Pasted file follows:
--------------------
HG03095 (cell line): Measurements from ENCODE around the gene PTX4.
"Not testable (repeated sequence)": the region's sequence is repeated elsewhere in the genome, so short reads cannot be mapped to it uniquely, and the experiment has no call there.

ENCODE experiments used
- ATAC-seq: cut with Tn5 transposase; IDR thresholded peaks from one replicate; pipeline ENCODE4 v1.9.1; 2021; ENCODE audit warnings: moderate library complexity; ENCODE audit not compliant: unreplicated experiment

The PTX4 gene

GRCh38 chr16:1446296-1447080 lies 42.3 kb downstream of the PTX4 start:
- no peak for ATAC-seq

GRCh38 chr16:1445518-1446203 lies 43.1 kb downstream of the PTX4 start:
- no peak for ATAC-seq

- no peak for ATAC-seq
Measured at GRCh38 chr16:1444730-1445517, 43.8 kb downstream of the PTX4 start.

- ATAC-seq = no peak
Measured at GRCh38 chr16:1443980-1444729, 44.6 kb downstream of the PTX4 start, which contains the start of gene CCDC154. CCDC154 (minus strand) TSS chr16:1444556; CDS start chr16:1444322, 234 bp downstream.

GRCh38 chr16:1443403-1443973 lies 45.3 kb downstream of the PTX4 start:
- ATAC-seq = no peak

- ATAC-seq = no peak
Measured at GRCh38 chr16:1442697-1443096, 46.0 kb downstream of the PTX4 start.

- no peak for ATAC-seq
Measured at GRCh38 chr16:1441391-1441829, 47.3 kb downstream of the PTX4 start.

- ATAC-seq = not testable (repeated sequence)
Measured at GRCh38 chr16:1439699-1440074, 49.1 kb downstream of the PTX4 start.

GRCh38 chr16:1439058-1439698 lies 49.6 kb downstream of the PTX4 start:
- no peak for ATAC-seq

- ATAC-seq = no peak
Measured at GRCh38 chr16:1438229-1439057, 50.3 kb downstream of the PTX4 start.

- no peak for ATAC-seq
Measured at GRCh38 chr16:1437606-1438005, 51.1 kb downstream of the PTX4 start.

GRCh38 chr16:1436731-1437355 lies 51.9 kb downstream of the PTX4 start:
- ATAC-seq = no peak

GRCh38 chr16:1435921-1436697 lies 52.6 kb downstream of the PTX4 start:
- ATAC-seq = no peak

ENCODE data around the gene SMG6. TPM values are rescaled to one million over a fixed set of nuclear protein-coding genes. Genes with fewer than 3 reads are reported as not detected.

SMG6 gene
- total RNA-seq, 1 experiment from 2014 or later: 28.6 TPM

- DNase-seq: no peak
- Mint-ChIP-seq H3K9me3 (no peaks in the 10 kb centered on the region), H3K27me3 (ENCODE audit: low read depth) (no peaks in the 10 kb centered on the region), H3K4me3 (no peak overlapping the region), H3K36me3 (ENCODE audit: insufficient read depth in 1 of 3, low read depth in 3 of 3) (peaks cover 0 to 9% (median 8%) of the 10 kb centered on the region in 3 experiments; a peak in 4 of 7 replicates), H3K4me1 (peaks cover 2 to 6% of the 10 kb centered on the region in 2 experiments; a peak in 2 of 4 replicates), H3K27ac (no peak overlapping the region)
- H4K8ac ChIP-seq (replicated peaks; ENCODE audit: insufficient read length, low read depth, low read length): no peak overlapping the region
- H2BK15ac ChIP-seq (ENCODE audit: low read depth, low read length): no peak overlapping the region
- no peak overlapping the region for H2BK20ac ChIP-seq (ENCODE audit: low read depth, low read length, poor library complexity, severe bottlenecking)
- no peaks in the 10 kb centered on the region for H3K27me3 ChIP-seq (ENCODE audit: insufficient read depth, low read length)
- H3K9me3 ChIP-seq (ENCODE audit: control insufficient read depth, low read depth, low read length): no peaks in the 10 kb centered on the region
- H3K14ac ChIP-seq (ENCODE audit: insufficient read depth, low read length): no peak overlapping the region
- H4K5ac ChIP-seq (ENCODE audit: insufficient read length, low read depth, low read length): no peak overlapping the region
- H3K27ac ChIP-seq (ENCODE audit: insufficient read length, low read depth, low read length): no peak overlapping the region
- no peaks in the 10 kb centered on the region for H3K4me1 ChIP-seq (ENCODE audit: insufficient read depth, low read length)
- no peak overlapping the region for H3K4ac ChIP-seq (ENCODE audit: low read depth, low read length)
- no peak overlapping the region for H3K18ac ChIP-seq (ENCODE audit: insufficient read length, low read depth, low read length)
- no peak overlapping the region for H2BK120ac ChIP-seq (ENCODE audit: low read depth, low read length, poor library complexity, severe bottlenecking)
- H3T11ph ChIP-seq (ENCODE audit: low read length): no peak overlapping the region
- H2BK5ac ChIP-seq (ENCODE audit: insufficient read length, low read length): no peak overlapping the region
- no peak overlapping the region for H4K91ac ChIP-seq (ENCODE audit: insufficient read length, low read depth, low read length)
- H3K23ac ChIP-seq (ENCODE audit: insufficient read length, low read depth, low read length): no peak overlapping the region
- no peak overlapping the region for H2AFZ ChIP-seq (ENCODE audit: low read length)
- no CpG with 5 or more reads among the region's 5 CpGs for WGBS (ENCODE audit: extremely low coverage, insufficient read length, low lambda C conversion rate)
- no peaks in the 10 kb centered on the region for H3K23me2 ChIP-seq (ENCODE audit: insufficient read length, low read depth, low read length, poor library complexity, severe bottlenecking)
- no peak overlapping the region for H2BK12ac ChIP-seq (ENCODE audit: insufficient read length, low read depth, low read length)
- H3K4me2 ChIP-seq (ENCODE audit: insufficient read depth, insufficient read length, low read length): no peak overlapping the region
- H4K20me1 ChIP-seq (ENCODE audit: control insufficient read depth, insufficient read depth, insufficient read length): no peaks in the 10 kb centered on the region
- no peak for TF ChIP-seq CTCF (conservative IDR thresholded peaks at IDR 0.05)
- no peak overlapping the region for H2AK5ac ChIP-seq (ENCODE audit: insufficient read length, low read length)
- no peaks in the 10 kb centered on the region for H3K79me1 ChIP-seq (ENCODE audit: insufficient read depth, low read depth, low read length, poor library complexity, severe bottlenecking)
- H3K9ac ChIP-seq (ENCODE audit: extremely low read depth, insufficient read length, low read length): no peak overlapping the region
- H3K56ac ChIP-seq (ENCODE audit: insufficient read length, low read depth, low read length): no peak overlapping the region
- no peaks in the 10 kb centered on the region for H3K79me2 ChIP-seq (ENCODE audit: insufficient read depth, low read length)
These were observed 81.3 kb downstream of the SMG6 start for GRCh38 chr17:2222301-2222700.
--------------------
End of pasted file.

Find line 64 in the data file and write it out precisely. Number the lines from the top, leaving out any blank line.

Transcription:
- no peaks in the 10 kb centered on the region for H3K79me2 ChIP-seq (ENCODE audit: insufficient read depth, low read length)